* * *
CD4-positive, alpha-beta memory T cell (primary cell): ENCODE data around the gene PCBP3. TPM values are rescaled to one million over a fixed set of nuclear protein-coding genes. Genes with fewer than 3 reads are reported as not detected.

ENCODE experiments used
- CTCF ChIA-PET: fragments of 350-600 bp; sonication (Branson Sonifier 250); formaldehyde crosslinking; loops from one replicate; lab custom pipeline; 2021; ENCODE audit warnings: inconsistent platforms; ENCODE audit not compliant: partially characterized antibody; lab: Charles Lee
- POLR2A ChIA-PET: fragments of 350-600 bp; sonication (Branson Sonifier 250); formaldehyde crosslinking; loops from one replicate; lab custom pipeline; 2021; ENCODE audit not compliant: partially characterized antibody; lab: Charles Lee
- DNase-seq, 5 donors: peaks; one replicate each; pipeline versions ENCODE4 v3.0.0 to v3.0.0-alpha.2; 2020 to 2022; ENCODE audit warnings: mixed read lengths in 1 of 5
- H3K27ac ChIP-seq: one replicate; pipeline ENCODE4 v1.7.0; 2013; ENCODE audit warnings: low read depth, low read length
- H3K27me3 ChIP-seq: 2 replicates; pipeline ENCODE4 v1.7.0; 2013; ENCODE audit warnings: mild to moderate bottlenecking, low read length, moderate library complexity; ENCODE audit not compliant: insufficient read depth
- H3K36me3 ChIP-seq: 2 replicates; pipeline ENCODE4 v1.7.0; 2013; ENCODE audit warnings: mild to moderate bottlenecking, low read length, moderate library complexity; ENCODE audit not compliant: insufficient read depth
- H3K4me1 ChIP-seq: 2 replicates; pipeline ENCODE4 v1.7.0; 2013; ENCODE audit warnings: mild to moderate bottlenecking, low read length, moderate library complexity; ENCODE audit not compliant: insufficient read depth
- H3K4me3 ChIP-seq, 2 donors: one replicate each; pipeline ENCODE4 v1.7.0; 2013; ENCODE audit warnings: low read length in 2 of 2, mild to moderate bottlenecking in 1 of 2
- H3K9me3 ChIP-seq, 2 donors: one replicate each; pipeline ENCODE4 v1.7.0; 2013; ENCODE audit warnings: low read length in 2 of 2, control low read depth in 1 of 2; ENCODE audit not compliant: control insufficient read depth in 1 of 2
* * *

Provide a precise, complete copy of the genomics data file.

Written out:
CD4-positive, alpha-beta memory T cell (primary cell): ENCODE data around the gene PCBP3. TPM values are rescaled to one million over a fixed set of nuclear protein-coding genes. Genes with fewer than 3 reads are reported as not detected.

ENCODE experiments used
- CTCF ChIA-PET: fragments of 350-600 bp; sonication (Branson Sonifier 250); formaldehyde crosslinking; loops from one replicate; lab custom pipeline; 2021; ENCODE audit warnings: inconsistent platforms; ENCODE audit not compliant: partially characterized antibody; lab: Charles Lee
- POLR2A ChIA-PET: fragments of 350-600 bp; sonication (Branson Sonifier 250); formaldehyde crosslinking; loops from one replicate; lab custom pipeline; 2021; ENCODE audit not compliant: partially characterized antibody; lab: Charles Lee
- DNase-seq, 5 donors: peaks; one replicate each; pipeline versions ENCODE4 v3.0.0 to v3.0.0-alpha.2; 2020 to 2022; ENCODE audit warnings: mixed read lengths in 1 of 5
- H3K27ac ChIP-seq: one replicate; pipeline ENCODE4 v1.7.0; 2013; ENCODE audit warnings: low read depth, low read length
- H3K27me3 ChIP-seq: 2 replicates; pipeline ENCODE4 v1.7.0; 2013; ENCODE audit warnings: mild to moderate bottlenecking, low read length, moderate library complexity; ENCODE audit not compliant: insufficient read depth
- H3K36me3 ChIP-seq: 2 replicates; pipeline ENCODE4 v1.7.0; 2013; ENCODE audit warnings: mild to moderate bottlenecking, low read length, moderate library complexity; ENCODE audit not compliant: insufficient read depth
- H3K4me1 ChIP-seq: 2 replicates; pipeline ENCODE4 v1.7.0; 2013; ENCODE audit warnings: mild to moderate bottlenecking, low read length, moderate library complexity; ENCODE audit not compliant: insufficient read depth
- H3K4me3 ChIP-seq, 2 donors: one replicate each; pipeline ENCODE4 v1.7.0; 2013; ENCODE audit warnings: low read length in 2 of 2, mild to moderate bottlenecking in 1 of 2
- H3K9me3 ChIP-seq, 2 donors: one replicate each; pipeline ENCODE4 v1.7.0; 2013; ENCODE audit warnings: low read length in 2 of 2, control low read depth in 1 of 2; ENCODE audit not compliant: control insufficient read depth in 1 of 2